The Inland NW frontier battle paintings of Nona Hengen

click to enlarge One of 15 paintings on Inland Northwest frontier battles painted by Nona Hengen of Spangle, Wash.
One of 15 paintings on Inland Northwest frontier battles painted by Nona Hengen of Spangle, Wash.

Nona L. Hengen grew up on a homestead near Spangle, Wash., five miles from a quiet Palouse creek where a hanging took place.

The 83-year-old remembers riding her horse there as a child to see the stone monument marking the spot where, in 1858, Col. George Wright hung Qualchan, a Yakama Indian sub-chief who came east to help area tribes resist white settlement.

Adding to the monument’s mystery was a story from Hengen’s mother, who remembered hiding behind a tree as a child to watch an Indian couple that came to visit the location.

“You just wonder what really happened,” Hengen said of the question that inspired her to spend years exploring frontier battles of the Inland Northwest with a paintbrush.

Hengen’s paintings of conflicts between the U.S. Government and regional tribes are on display at the Wenaha Gallery in Dayton where the Spangle artist, historian and former educator will speak Saturday, March 3.

The series features 15 paintings flush with historical detail. The first 14 were done in the 1980s. She completed the 15th last year upon a request from the Spokane Tribe which used the painting in a YouTube video about its history, she said. The painting is of the Battle of Steptoe, in which an estimated 800 to 1,000 warriors from the Palouse, Spokane, Yakama, Coeur d’Alene and other tribes nearly decimated the troops of Lt. Col. Edward Steptoe near present-day Rosalia, Wash., in 1858.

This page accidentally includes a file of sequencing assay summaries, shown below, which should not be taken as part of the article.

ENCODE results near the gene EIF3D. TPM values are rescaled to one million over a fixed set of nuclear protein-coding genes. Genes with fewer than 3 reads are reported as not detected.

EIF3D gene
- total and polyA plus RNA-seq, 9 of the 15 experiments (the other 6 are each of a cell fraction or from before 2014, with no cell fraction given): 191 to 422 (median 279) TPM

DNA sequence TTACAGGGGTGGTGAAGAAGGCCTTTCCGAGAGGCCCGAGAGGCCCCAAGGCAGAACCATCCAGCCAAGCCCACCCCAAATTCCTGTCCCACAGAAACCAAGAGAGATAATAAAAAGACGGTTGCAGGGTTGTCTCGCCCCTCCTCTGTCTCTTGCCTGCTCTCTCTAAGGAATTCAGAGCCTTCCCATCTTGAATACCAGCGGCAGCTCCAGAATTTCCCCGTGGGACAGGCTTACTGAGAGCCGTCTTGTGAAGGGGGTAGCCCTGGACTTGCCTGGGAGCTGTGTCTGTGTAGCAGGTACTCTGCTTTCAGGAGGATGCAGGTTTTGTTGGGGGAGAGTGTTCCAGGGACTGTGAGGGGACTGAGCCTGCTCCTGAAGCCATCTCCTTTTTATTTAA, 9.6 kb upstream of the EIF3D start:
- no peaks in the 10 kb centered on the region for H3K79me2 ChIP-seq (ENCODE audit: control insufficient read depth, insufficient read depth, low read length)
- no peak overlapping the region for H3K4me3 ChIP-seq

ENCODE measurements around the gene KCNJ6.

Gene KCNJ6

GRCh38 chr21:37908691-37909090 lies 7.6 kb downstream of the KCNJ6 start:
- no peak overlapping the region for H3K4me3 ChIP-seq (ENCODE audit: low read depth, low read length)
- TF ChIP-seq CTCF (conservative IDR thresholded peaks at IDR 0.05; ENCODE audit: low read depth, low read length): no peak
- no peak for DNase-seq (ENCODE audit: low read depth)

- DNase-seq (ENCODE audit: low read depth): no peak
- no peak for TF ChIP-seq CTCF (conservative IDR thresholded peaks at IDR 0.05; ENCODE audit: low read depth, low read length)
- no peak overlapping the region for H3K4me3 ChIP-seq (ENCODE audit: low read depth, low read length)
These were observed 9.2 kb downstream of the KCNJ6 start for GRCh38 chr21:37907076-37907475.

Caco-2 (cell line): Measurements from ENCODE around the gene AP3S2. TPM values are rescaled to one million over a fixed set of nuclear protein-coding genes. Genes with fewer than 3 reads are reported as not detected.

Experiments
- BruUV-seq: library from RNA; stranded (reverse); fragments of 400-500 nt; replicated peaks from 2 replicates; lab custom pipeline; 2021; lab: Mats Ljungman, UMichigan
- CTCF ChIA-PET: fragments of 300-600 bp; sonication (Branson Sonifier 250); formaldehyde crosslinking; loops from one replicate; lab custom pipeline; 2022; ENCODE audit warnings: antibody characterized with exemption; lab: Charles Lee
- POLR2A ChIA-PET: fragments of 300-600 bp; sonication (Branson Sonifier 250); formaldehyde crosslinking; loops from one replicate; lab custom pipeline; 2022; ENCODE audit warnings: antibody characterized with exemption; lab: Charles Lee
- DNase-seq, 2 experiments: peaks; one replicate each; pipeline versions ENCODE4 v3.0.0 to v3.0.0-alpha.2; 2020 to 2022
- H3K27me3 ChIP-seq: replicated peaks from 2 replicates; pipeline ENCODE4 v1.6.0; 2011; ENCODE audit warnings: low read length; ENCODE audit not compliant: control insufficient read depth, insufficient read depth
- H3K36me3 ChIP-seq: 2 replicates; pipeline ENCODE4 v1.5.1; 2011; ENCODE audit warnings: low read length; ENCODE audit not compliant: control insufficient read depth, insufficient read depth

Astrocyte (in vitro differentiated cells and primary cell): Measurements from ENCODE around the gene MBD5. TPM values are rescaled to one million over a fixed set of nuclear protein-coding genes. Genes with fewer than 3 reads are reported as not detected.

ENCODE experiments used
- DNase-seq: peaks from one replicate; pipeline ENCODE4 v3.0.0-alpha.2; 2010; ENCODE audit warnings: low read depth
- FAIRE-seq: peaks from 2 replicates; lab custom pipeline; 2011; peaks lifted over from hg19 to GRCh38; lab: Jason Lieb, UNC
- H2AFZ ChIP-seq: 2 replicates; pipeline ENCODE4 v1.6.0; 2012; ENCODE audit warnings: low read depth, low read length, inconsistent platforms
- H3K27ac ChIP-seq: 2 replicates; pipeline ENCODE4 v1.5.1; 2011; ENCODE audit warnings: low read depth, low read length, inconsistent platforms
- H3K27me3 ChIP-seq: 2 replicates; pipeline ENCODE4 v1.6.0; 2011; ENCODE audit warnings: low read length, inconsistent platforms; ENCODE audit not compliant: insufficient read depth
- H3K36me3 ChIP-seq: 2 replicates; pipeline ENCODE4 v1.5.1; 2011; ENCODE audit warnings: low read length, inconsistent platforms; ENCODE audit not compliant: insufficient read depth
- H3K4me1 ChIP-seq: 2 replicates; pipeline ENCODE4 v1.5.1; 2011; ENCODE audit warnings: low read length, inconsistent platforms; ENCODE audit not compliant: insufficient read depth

click to enlarge Steptoe Battlefield by Nona Hengen
Steptoe Battlefield by Nona Hengen

Hengen used primary source material to inform her work, from the kinds of saddles in use, to how clothing was fastened before the Civil War. Steptoe’s troops were not expecting a fight, she said. They were lightly armed, while the Indians fought with spears, shields, bows and arrows.

“They say a good bowman can get off six arrows a minute,” she said. “I kept running into those facts that would drive the painting.”

In reaction to Steptoe’s defeat, his superior officer, Col. Wright, led attacks on area tribes which included the Sept. 8-9 slaughter of 800 tribal horses shot and clubbed to death on the shores of the Spokane River near what is now the border of Idaho and Washington. This is the focus of another painting.

click to enlarge Horse Slaughter Camp by Nona Hengen
Horse Slaughter Camp by Nona Hengen

Hengen said she is honored that her paintings have been used by various authors, as well as by National Geographic, to illustrate historical works. They’ve also been exhibited in the House of Representatives’ hearing rooms at the state Capitol in Olympia.

IF YOU GO WHAT: Inland Northwest frontier battle paintings by Nona Hengen WHEN: Reception 1 to 4 p.m. Saturday, March 3 WHERE: Wenaha Gallery, 219 E. Main St., Dayton COST: Free OF NOTE: Hengen will give presentations at 1:30 and 3 p.m. The reception also features Walla Walla watercolor artist Roy Anderson and Pasco glass artist Gregory Jones. Gallery hours are 9 a.m. to 6 p.m. Monday through Saturday.

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